Dry Land Skijoring
One of my favourite things to do in the world is spend time with my dogs. I am blessed with two, beautiful Siberian Huskies. Luna (black) and Colt (red).
Siberian Huskies are medium size, dense-coat working dog breeds that originated in north-eastern Siberia. They are recognizable by its thickly furred double coat, erect triangular ears, and distinctive markings.
Huskies are a very active, energetic, and resilient breed whose ancestors came from the extremely cold and harsh environment of the Siberian Arctic. Siberian Huskies were bred by the Chukchi of Northeastern Asia to pull heavy loads long distances through difficult conditions. The dogs were imported into Alaska during the Nome Gold Rush and later spread into the United States and Canada. They were initially sent to Alaska and Canada as sled dogs but rapidly acquired the status of family pets and show dogs.
Like many working dogs, my huskies took very well to doing what they were bred for – running and pulling. Although you cannot make Siberian Huskies work in the hot weather, it can injure or kill the dog if they overheat.
As a life long outdoors person I was eager to have my Siberian Huskies pull me the way they did when I worked at Chocpaw Expeditions, in South River, Ontario for one mushing season.
Running a cross-country ski school at Barefoot Bushcraft in winter, I used Luna, my black husky to pull me along during 12+ hour days at the office.
In order to keep Luna in good shape, and train Colt to run I decided to start Dry Land Bikejoring on flat asphalt trails. A quick search on Kijiji, and I bought a small kick bike. It looks like skateboard with handlebars and brakes. I hitched up my dogs and gave them the command “Ready? Lets go!” which is used by mushers in Canada to alert the dogs it’s time to run.
The exhilaration of having your two best friends rip down the trails at high speed is not easily explained. All of your senses are energized. There is no sound, except the dogs running and the clink of the harnesses and buckles. The cool wind pushes on your face, and you can smell the leaves and autumn air. You effortlessly glide up the asphalt trail, fingers on the brakes. The dogs run fast. Passersby in cars will often slow down to observe you. You stand on one foot and kick the ground to make the bike go faster “Hut!” you scream out and the dogs run faster. It’s a serious feeling of freedom.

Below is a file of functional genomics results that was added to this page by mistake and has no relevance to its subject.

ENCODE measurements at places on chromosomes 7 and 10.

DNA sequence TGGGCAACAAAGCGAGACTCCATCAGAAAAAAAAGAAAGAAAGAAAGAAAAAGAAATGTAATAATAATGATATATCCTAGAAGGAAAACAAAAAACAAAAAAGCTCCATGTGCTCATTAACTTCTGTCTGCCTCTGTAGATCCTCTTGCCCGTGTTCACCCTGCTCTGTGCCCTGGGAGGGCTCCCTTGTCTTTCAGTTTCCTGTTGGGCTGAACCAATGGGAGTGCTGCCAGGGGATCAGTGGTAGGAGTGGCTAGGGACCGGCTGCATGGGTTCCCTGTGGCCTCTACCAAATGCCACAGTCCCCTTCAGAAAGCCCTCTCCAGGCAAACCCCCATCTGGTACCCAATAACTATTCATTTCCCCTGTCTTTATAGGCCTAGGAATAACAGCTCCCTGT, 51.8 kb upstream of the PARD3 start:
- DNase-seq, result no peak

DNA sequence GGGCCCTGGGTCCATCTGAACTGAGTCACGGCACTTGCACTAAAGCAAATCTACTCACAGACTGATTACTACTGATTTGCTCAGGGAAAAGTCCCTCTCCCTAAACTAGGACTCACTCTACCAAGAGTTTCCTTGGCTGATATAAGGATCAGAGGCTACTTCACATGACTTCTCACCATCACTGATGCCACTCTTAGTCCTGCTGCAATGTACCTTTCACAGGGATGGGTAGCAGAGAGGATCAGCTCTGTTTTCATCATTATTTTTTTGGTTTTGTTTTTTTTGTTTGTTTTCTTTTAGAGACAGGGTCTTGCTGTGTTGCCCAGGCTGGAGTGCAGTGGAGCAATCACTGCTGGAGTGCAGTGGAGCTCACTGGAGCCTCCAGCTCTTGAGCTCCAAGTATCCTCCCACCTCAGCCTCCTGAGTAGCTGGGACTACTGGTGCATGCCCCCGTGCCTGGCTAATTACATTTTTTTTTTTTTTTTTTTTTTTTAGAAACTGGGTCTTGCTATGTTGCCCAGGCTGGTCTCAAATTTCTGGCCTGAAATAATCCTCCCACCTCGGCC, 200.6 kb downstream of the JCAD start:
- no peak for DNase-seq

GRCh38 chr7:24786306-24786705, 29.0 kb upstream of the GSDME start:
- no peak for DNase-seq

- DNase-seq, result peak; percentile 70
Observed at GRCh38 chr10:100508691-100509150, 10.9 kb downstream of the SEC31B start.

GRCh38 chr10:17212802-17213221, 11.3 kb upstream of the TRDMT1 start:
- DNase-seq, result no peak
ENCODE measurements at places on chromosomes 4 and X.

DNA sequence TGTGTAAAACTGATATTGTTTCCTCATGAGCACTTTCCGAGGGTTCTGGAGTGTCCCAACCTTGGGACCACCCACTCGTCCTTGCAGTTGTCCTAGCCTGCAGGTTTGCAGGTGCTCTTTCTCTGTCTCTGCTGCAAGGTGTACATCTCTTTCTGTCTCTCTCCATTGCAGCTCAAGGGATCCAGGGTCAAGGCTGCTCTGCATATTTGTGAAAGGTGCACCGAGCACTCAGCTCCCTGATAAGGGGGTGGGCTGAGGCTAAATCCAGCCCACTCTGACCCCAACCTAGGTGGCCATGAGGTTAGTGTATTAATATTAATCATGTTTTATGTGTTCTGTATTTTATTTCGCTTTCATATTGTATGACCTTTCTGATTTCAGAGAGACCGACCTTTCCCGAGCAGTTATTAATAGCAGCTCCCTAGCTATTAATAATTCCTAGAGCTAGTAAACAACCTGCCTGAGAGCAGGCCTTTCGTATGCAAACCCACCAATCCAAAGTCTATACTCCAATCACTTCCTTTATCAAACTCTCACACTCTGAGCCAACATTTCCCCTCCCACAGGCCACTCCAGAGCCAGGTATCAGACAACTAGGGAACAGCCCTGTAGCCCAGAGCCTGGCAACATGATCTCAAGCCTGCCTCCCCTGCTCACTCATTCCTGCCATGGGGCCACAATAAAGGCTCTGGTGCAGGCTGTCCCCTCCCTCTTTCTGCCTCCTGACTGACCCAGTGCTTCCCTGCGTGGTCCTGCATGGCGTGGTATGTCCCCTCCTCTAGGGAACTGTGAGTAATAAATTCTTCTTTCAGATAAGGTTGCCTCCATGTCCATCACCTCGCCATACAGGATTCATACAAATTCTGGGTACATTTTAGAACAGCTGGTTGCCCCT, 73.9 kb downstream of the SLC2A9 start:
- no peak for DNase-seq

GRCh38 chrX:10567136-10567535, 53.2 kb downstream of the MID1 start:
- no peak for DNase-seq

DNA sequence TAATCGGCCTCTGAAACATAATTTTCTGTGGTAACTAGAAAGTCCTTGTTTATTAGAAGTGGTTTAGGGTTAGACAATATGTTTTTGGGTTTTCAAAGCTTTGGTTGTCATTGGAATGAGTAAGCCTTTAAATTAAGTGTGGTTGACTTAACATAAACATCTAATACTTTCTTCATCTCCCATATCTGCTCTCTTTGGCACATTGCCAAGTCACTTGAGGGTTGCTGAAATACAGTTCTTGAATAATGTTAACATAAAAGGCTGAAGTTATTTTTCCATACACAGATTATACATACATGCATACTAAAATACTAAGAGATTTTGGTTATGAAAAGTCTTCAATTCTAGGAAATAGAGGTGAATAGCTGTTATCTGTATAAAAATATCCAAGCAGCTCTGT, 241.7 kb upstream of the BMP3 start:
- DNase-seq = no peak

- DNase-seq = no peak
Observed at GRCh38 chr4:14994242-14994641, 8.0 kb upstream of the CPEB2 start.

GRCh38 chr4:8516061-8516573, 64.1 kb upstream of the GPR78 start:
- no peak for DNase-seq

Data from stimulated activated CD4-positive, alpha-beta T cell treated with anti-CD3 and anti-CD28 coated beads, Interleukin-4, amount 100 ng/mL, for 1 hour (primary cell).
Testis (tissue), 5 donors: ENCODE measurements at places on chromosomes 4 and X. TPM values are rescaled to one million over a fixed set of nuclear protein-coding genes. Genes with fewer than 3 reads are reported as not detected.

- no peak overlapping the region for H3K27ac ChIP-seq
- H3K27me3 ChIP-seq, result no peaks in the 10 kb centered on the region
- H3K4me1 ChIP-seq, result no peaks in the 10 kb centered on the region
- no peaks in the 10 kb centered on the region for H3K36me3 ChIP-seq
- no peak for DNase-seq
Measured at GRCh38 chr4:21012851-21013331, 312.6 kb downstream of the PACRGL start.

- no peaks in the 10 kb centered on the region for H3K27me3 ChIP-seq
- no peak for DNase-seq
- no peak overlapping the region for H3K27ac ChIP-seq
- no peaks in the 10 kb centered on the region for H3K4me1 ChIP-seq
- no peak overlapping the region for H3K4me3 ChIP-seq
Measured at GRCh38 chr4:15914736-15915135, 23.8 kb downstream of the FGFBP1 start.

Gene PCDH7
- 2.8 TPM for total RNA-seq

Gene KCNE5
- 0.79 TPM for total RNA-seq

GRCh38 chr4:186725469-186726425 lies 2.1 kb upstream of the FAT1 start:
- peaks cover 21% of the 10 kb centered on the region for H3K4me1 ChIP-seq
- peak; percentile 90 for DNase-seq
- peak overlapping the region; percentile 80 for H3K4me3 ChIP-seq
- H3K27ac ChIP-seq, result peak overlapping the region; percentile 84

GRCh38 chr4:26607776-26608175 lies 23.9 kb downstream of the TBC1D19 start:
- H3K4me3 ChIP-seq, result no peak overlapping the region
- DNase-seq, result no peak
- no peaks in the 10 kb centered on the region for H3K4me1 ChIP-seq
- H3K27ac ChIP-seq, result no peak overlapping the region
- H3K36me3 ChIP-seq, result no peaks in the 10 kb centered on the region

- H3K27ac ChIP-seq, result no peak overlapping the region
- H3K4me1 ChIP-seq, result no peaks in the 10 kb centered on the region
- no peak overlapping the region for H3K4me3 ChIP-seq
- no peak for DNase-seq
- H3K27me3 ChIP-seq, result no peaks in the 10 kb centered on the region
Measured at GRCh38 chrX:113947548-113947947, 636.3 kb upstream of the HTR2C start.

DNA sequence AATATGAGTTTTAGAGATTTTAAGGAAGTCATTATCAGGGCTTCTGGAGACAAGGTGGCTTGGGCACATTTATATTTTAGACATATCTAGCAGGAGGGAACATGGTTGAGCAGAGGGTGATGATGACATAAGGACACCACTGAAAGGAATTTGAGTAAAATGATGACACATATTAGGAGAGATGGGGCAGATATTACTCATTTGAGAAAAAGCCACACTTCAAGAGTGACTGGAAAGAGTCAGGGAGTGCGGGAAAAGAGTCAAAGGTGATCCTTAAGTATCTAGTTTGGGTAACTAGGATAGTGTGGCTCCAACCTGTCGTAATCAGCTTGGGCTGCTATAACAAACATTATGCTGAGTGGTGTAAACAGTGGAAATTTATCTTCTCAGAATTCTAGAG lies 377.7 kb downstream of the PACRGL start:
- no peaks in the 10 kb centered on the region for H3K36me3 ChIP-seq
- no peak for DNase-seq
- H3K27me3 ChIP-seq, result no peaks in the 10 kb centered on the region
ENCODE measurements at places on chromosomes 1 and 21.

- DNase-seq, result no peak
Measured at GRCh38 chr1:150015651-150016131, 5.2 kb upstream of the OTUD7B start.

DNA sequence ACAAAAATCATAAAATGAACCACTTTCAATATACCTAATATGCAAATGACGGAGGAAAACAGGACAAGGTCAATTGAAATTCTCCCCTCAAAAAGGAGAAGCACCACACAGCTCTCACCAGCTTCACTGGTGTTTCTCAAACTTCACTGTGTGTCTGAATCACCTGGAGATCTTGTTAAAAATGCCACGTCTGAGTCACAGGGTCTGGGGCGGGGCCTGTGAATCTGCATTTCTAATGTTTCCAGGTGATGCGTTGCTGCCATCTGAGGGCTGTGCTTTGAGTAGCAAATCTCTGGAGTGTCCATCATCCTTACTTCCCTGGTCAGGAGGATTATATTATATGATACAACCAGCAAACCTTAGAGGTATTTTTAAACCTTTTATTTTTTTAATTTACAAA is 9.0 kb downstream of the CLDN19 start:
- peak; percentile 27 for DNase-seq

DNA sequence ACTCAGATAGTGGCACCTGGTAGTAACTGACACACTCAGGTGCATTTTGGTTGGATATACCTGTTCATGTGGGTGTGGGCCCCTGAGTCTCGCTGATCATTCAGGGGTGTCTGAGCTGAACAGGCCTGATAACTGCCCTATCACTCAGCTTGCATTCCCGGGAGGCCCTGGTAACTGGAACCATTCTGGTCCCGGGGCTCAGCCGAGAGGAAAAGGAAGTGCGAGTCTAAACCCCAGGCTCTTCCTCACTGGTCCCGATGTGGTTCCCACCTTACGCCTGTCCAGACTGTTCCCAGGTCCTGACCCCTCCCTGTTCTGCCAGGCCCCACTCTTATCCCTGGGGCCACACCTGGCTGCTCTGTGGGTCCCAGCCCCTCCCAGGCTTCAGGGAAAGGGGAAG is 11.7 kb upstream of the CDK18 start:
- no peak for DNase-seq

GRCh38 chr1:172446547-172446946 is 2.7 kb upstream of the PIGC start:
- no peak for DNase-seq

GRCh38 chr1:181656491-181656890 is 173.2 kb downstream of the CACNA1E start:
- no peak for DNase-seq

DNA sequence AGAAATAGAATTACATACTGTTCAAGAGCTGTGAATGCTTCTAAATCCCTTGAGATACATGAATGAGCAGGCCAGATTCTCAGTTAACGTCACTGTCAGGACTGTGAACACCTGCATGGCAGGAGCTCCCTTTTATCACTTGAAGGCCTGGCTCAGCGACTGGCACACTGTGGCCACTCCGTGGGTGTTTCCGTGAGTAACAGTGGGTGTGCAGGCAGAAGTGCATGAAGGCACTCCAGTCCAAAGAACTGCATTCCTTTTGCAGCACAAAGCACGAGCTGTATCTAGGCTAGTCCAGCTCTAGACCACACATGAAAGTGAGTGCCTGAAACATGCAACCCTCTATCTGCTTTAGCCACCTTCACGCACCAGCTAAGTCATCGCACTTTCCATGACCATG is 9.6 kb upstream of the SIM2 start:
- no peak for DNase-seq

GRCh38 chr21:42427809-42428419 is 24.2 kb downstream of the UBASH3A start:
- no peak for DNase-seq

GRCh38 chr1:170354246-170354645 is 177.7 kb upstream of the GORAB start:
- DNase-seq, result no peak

Luna, Colt, and I have run several hundred kilometres together as a team. Generally we run about 8km on asphalt paths each time we go out. When the snow falls we switch to Skijoring where the dogs pull me on skis. This reduces the amount of friction between my weight and the dogs pulling. Ours speeds are greater.
Dry Land (bikjor) training is useful because it gets the dogs used to running and pulling, and there is greater drag (my weight) for them to pull. This trains them safely.
To start Dry Land pulling you will need the following items:
– Dogs who love to run and pull
– Kick Bike
– Pulling Harness
– Gang Line, or leash
The following video is a light hearted look at dry land bikejoring with my two Siberian Huskies, Luna (black) and Colt (red)
Beware if you are not a musher that there are significant dangers in running dogs. Find a local club that will show you how to safely run your dogs. Wolfmaan and affiliates do not endorse anyone participating in this activity without proper instruction.
It’s important you buy proper harnesses for your dogs to pull. Asking them to be silent athletes means they will work hard, and will be unable to advise you if a harness is pulling wrong, causing them aches and pains, or injury. I purchased my custom harnesses from Alpine Outfitters. The harnesses are properly designed for pulling. Remember that most harnesses are not designed for this and can permanently injure your dog!
Always wear a helmet in the event I come off the kick bike and hit the ground.
Your dog can run into pedestrians and cause a collision. These collisions are high speed, on asphalt and very serious. You could get sued by the pedestrian for loosing control of your dogs. Your dogs can also be injured and killed during these collisions. Most people walk along trails with headphones on, and will be unaware of you and your dogs flying up behind them. It just takes a moment for your dogs to trip someone and have them hit their head on the asphalt.
Dogs can also get injured if they are running at high speed and the gang line gets hung up on something. Usually this is a small tree or pole where the dog goes on one side, and you on the other. The sudden stop will jerk the dogs backs, injure their legs, and you will fly off your kick bike as well.
One of the most common occurrences is if you are assisting your dog in kicking the kick bike and catch up to them. The leash will drag along the asphalt and can get caught up in the tyres of your kick bike. This will cause the bike to come to a sudden stop, damage the bike (rip off brake pads, etc) and the bike will reel in the dogs. This can have disastrous results.
- Sheldon L. Gerstenfeld (1 September 1999). ASPCA Complete Guide to Dogs. Chronicle Books. p. 190. ISBN 978-0-8118-1904-6.
- “Get to Know the Siberian Husky”, ‘The American Kennel Club’, Retrieved 29 May 2014